That same year, Weisskopf teamed up with Pauli to scrutinize the behavior of antiparticles. Central to Dirac’s interpretation of antimatter was the behavior of particles with half-integer “spin.” Just a few years before, various physicists had found that many elementary particles carry an intrinsic angular momentum, or “spin”—that is, a tendency to continue spinning around a given direction. The amount of spin carried by a given type of particle was quantized. Every electron carried one-half unit of spin (when measured in units of Planck’s constant, h, divided by 2π); every photon, the particle-like quanta of light, carried one unit of spin, and so on. Pauli had found that particles carrying half-integer spin obeyed an “exclusion principle”: no two particles could occupy the same state at the same time. (Particles with integer spin, on the other hand, could be readily clumped together, which is why many photons can add up to a coherent, macroscopic light wave.)

Dirac had found that his relativistic equation governing the electron contained four pieces: two describing electrons with positive energy and two describing electrons with negative energy. (In either energy state, the electron could have spin “up” or spin “down” along a given direction, making four states in total.) Rather than toss out the strange-looking negative-energy states—what would it mean, after all, for an object to have negative energy?—Dirac retained them in his solutions. He pictured a vast, infinite sea of electrons filling these negative-energy states. Thanks to Pauli’s exclusion principle, if an electron already occupied one of these negative-energy states, then no additional electrons could be added to that same state. If the sea were all filled up, little further activity would be possible. In effect, the observer would be blind to this vast sea of particles—it would blend into the background—because they would so rarely change their state.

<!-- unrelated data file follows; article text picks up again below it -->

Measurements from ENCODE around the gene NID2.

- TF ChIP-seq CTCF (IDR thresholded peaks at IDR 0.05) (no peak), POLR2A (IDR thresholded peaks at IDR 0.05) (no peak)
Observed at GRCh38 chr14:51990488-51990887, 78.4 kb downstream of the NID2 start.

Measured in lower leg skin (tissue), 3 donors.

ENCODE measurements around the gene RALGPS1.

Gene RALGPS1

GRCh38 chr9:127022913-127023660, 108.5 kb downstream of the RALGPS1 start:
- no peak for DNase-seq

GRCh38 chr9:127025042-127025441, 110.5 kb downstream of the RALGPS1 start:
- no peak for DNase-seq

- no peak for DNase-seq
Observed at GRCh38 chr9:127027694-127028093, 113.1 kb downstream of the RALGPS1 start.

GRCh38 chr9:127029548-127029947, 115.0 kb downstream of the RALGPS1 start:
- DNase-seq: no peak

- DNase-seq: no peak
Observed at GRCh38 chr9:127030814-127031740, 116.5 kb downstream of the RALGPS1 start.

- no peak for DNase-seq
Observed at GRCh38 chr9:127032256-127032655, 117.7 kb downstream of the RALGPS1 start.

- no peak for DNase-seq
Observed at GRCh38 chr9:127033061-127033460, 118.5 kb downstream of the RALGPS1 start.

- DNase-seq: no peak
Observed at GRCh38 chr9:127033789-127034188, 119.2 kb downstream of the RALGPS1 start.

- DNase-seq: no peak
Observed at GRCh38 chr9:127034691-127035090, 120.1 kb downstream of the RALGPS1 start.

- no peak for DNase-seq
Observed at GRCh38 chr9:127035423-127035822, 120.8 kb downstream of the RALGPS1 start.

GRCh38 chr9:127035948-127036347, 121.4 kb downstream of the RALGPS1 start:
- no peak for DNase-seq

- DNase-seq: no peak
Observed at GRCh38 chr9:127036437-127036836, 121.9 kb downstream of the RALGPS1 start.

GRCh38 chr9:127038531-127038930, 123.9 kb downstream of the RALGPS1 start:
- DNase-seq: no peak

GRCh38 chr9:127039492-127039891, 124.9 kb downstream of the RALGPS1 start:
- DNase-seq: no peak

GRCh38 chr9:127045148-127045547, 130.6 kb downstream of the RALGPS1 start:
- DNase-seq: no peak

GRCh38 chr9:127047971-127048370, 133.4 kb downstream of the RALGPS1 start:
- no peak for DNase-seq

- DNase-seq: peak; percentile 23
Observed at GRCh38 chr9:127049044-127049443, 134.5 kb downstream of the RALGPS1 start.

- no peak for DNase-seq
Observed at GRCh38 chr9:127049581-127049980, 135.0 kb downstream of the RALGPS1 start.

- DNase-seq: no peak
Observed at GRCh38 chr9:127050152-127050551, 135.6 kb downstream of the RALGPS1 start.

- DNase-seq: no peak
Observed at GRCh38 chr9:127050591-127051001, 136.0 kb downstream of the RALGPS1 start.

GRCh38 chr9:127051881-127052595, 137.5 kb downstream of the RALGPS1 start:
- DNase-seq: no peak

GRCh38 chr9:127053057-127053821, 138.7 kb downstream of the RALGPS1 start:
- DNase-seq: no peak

But, Dirac continued, if some outside source of energy, such as a powerful cosmic ray, collided with one of these negative-energy electrons, the electron could absorb energy, rise into a positive-energy state, and leave a “hole” behind in the negative-energy sea. To an observer, this “hole” would behave as if it had the same mass as an electron but the opposite charge: The effect of removing one unit of negative charge from the sea would be the same as adding in one unit of positive charge. Thus, Dirac eventually concluded that antimatter such as positrons could exist, even if under ordinary circumstances—absent the powerful source of outside energy that would knock an electron out of the negative-energy sea—we remained unaware of their presence.

Pauli found the notion of an infinite sea of negative-energy electrons too clever by half. He and Weisskopf showed that even charged particles with zero spin—as yet entirely hypothetical, because no such spinless particles were known—would necessarily have antiparticle partners. Their conclusion, published in 1934, followed from the mathematical structure of quantized fields, sidestepping entirely Dirac’s reliance on half-spin particles and the exclusion principle. Antiparticles were in; Dirac’s unobserved sea was out. Pauli dubbed this influential paper with Weisskopf their “anti-Dirac” paper.

In 1936 Weisskopf completed another major article on QED. He returned to the behavior of an electron’s self-field. As many physicists knew by that time, the self-field was complicated because of Heisenberg’s uncertainty principle and the presence of “virtual” particles. In 1927, capping off years of work on quantum mechanics, Heisenberg had deduced that certain pairs of quantities, such as a particle’s position and its simultaneous momentum, could no longer be specified with unlimited precision in the quantum realm. The same held for the energy involved in a physical process, E, and the time over which the process unfolded, t: residual uncertainties, ΔE and Δt, would remain, subject toΔEΔt rh, where h was Planck’s constant. In the context of QED, Heisenberg and others realized, the uncertainty relation meant that even empty space would not be truly empty. Particles could “borrow” energy all the time, popping into existence, as long as they paid that energy back sufficiently quickly. Physicists dubbed these strange, ghostlike particles “virtual particles.”